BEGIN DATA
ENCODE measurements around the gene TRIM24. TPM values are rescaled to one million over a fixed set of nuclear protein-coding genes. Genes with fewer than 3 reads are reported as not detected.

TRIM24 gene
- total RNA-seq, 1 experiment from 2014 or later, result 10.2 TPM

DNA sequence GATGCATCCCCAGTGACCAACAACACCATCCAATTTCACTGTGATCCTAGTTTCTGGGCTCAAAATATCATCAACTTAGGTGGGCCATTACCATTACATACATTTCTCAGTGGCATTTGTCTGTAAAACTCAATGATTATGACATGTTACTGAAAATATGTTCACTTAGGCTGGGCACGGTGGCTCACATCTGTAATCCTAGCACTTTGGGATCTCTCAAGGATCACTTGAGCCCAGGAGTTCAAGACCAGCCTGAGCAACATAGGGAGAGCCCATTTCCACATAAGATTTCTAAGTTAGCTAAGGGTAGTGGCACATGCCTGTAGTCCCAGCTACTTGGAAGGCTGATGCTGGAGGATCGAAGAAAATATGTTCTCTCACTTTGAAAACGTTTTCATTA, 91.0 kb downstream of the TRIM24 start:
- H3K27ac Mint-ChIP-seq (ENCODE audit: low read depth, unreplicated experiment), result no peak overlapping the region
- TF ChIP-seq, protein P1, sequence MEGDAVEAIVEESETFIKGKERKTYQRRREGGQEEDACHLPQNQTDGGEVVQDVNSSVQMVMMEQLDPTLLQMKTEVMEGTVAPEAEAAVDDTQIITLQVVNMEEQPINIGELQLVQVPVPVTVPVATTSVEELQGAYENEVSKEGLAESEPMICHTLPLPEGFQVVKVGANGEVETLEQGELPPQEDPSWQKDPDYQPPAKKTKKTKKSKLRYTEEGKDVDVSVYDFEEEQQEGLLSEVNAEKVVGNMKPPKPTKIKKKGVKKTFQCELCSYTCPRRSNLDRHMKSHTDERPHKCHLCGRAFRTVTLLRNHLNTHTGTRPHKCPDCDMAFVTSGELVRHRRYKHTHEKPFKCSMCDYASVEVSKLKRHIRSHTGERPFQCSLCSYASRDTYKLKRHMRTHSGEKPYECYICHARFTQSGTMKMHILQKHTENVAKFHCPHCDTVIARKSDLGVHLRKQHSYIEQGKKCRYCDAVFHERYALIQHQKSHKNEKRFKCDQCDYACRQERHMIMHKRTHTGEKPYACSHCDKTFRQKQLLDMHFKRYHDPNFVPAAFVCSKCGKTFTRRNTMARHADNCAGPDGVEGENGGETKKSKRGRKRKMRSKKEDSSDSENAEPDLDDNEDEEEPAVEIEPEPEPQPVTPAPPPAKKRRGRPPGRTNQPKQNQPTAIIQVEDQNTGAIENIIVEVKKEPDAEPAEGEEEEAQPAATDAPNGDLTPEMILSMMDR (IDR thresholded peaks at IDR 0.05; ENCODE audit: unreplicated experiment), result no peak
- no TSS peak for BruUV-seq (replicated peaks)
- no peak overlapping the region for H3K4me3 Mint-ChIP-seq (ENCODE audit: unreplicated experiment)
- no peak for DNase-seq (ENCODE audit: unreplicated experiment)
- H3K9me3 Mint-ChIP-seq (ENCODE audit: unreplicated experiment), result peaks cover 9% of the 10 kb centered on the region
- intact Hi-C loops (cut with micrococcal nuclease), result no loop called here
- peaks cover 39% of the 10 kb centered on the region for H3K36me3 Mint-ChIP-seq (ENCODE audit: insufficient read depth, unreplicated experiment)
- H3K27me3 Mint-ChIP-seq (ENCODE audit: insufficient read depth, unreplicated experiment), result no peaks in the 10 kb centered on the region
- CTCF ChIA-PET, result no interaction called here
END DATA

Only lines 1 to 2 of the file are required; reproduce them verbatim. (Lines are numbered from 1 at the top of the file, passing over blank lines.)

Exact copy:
ENCODE measurements around the gene TRIM24. TPM values are rescaled to one million over a fixed set of nuclear protein-coding genes. Genes with fewer than 3 reads are reported as not detected.

TRIM24 gene